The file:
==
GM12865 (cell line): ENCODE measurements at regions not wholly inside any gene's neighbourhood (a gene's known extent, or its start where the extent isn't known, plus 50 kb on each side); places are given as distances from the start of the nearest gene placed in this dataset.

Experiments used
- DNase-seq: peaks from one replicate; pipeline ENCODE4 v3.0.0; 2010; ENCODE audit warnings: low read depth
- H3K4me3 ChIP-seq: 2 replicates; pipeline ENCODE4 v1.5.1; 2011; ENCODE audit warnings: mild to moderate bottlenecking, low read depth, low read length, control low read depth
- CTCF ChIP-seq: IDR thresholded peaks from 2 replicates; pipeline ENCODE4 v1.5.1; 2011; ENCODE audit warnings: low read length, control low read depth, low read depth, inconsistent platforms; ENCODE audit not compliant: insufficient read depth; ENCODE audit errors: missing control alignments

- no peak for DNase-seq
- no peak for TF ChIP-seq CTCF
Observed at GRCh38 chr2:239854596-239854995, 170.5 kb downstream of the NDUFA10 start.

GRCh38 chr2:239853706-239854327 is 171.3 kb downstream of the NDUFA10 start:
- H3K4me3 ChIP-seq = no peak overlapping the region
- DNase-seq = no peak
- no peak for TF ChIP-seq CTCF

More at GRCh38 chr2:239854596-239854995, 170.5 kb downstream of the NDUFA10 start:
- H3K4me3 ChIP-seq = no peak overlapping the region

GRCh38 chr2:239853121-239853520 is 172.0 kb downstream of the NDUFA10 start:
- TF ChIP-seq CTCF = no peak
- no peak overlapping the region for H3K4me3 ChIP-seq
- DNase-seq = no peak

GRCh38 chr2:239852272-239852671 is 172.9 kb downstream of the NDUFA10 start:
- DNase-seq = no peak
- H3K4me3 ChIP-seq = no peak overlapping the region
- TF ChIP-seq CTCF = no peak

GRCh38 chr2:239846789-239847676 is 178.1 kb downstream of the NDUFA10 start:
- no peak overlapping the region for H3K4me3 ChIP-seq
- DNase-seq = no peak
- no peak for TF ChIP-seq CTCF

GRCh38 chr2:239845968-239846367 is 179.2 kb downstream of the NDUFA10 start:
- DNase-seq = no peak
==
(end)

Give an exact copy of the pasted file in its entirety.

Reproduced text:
GM12865 (cell line): ENCODE measurements at regions not wholly inside any gene's neighbourhood (a gene's known extent, or its start where the extent isn't known, plus 50 kb on each side); places are given as distances from the start of the nearest gene placed in this dataset.

Experiments used
- DNase-seq: peaks from one replicate; pipeline ENCODE4 v3.0.0; 2010; ENCODE audit warnings: low read depth
- H3K4me3 ChIP-seq: 2 replicates; pipeline ENCODE4 v1.5.1; 2011; ENCODE audit warnings: mild to moderate bottlenecking, low read depth, low read length, control low read depth
- CTCF ChIP-seq: IDR thresholded peaks from 2 replicates; pipeline ENCODE4 v1.5.1; 2011; ENCODE audit warnings: low read length, control low read depth, low read depth, inconsistent platforms; ENCODE audit not compliant: insufficient read depth; ENCODE audit errors: missing control alignments

- no peak for DNase-seq
- no peak for TF ChIP-seq CTCF
Observed at GRCh38 chr2:239854596-239854995, 170.5 kb downstream of the NDUFA10 start.

GRCh38 chr2:239853706-239854327 is 171.3 kb downstream of the NDUFA10 start:
- H3K4me3 ChIP-seq = no peak overlapping the region
- DNase-seq = no peak
- no peak for TF ChIP-seq CTCF

More at GRCh38 chr2:239854596-239854995, 170.5 kb downstream of the NDUFA10 start:
- H3K4me3 ChIP-seq = no peak overlapping the region

GRCh38 chr2:239853121-239853520 is 172.0 kb downstream of the NDUFA10 start:
- TF ChIP-seq CTCF = no peak
- no peak overlapping the region for H3K4me3 ChIP-seq
- DNase-seq = no peak

GRCh38 chr2:239852272-239852671 is 172.9 kb downstream of the NDUFA10 start:
- DNase-seq = no peak
- H3K4me3 ChIP-seq = no peak overlapping the region
- TF ChIP-seq CTCF = no peak

GRCh38 chr2:239846789-239847676 is 178.1 kb downstream of the NDUFA10 start:
- no peak overlapping the region for H3K4me3 ChIP-seq
- DNase-seq = no peak
- no peak for TF ChIP-seq CTCF

GRCh38 chr2:239845968-239846367 is 179.2 kb downstream of the NDUFA10 start:
- DNase-seq = no peak